In /etc/mysql/ I see two config files: my.cnf and mysql.cnf

Both have almost identical contents. One of them has been recently updated via apt-get. Looks like one of them is obsolete.

Can somebody explain what's the difference between these two and if I can delete one of them?

Using Ubuntu 16.10 and Mysql 5.7.8 here.


2 Answers 2


I have the same question.

I will assume you meant /etc/mysql/my.cnf and /etc/mysql/mysql.cnf because I actually have a lot of MySQL configuration files.

I tested and both are required - MySQL will not start up unless they are both present, even though they contain the same content.

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!includedir /etc/mysql/conf.d/
!includedir /etc/mysql/mysql.conf.d/

From what I understand, mysql.cnf are the Ubuntu specific MySQL settings and my.cnf are the MySQL default settings.

The MySQL documentation contains a table describing what the various config files are supposed to be used for, but it doesn't mention mysql.cnf.

  • /etc/my.cnf Global options
  • /etc/mysql/my.cnf Global options
  • SYSCONFDIR/my.cnf Global options
  • $MYSQL_HOME/my.cnf Server-specific options (server only)
  • defaults-extra-file The file specified with --defaults-extra-file, if any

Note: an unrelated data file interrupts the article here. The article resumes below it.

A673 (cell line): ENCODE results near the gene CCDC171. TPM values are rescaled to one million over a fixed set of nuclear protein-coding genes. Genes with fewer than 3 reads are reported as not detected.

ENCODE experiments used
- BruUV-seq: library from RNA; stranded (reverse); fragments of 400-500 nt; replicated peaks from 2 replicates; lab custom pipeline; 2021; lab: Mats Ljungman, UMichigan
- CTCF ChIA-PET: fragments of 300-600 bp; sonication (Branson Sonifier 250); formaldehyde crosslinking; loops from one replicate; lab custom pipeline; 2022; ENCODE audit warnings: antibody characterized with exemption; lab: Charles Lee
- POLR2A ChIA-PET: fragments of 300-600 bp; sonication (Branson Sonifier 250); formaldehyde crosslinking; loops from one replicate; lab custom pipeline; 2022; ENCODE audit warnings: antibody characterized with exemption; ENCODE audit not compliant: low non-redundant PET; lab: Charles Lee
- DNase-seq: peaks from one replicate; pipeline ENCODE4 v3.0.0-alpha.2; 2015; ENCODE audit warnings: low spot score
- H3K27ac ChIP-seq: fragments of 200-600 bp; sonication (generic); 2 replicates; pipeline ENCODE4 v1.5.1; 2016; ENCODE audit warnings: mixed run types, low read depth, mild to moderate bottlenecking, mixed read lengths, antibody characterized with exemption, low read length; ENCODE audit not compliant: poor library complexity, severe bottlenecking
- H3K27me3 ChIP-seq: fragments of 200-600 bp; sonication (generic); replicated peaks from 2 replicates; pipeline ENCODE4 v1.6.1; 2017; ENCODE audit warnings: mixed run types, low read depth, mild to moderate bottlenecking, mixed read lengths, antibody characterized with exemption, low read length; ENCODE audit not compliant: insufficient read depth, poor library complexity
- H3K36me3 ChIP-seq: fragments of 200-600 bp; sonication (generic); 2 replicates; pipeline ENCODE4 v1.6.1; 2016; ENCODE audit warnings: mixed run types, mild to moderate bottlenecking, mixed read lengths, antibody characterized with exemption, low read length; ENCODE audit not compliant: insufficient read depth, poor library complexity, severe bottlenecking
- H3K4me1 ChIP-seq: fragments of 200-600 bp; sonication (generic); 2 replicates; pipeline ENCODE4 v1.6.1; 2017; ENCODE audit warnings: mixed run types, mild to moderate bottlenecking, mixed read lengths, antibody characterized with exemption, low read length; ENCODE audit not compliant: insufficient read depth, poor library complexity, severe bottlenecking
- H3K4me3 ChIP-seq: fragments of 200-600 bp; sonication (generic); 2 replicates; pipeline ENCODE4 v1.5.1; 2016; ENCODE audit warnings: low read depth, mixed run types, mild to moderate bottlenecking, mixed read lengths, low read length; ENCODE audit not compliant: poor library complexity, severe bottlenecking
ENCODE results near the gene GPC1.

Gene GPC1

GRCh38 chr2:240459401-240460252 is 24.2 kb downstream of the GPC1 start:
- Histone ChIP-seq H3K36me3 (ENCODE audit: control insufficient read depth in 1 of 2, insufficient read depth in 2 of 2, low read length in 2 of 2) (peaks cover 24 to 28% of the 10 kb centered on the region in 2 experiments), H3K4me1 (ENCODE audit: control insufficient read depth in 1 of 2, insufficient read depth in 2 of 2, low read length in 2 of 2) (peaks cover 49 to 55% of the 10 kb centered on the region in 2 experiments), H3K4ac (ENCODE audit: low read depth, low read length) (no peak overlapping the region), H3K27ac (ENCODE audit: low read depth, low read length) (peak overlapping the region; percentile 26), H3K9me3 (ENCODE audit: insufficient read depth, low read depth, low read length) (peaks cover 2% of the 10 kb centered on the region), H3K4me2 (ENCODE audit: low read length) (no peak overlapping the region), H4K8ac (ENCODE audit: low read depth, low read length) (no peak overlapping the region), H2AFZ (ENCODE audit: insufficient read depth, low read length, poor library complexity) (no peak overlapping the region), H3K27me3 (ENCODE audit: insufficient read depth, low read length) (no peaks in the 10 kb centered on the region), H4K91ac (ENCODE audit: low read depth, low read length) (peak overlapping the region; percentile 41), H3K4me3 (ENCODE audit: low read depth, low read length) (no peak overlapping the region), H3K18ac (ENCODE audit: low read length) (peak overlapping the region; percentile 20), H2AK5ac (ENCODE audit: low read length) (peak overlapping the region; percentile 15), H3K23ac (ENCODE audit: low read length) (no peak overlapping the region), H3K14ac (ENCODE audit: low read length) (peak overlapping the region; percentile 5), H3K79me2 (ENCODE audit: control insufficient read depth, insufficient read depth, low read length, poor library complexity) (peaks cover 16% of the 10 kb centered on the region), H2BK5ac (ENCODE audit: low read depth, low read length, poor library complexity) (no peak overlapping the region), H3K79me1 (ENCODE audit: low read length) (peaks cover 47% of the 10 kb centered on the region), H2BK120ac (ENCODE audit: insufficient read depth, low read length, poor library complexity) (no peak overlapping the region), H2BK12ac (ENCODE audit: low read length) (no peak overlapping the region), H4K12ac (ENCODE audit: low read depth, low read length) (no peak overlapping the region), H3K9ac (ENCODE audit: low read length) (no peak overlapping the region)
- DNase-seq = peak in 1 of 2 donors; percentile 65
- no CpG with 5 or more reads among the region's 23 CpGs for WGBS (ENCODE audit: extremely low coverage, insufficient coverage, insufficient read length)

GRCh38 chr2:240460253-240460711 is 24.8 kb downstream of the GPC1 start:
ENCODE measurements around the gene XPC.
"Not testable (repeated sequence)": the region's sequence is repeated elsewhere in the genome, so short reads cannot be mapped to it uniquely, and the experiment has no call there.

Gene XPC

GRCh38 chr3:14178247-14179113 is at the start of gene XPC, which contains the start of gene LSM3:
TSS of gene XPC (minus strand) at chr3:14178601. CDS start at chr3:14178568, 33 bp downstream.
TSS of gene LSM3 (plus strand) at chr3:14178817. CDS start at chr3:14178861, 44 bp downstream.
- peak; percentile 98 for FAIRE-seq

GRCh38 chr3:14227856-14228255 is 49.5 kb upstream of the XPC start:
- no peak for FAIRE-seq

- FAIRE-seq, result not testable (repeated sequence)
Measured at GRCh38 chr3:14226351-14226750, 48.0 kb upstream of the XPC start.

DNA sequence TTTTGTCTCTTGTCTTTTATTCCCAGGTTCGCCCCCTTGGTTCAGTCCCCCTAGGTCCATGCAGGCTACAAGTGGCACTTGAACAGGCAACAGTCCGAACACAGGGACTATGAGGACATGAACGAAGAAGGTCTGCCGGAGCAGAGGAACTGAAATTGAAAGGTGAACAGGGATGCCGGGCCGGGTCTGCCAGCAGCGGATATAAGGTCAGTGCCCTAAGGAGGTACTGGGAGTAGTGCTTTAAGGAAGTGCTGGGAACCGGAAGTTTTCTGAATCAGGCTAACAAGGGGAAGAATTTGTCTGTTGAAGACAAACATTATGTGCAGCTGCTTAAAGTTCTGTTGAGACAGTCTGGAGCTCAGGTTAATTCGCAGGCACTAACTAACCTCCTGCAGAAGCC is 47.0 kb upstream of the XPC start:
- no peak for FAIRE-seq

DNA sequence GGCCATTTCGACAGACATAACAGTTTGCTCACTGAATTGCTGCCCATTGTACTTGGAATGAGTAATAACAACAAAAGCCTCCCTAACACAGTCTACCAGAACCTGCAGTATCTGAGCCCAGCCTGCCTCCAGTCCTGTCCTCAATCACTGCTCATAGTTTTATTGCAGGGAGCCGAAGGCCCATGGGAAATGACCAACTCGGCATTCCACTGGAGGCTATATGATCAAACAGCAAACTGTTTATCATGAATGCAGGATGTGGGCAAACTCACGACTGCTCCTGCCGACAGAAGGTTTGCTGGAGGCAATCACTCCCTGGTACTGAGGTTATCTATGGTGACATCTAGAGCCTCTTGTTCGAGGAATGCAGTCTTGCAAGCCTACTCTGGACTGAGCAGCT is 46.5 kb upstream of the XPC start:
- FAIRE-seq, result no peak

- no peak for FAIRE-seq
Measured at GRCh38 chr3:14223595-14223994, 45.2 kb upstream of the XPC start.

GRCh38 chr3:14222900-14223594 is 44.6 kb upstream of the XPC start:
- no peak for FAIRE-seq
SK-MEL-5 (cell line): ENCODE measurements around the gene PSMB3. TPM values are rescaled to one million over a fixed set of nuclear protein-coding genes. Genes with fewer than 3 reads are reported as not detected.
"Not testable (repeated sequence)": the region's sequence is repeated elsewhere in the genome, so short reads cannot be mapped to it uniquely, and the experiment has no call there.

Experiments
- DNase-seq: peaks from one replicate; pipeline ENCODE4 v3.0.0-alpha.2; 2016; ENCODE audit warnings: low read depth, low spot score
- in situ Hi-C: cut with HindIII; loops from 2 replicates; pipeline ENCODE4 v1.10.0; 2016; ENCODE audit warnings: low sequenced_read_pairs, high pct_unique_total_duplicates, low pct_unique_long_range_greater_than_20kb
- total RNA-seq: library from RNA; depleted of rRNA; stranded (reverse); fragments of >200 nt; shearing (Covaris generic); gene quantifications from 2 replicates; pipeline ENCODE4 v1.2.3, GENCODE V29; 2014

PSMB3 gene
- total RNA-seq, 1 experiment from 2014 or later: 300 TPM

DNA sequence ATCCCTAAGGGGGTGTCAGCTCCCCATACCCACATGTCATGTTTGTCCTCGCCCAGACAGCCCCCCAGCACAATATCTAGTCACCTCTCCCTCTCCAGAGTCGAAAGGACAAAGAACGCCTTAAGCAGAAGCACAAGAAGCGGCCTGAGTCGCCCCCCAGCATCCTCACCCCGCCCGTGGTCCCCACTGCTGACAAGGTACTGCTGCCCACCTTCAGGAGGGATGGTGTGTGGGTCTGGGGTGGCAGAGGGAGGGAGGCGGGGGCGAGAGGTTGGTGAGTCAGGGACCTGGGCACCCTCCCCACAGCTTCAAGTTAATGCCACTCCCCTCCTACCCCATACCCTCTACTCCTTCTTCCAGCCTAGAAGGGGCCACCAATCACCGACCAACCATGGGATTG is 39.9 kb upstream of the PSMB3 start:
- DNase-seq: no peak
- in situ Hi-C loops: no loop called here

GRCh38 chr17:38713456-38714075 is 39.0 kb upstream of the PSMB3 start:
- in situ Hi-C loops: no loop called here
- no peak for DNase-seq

• ~/.my.cnf User-specific options
  • ~/.mylogin.cnf User-specific login path options (clients only)

And as you can see by the contents of these two config file from this blog my theory seems to be correct.

On my system, I actually have quite a few other configuration files which correspond to the various sections of the MySQL, so you can edit those instead of using the various sections.


These properties are for the MySQL Server, and you can use this file: /etc/mysql/mysql.conf.d/mysqld.cnf


These properties are for the MySQL Client (command line), and you can use this file: /etc/mysql/conf.d/mysql.cnf


These properties are for MySQL when you start it up in safe mode using mysql_safe and can be found in this file: /etc/mysql/conf.d/mysqld_safe_syslog.cnf


tl;dr They are the same file.

In Ubuntu 16.04 /etc/mysql/my.cnf is a symlink to /etc/alternatives/my.cnf which by default is a symlink to /etc/mysql/mysql.cnf.

Seems like a lot of symlinks, but they wanted MySQL to read from /etc/mysql/my.cnf and also use the alternatives mechanism.

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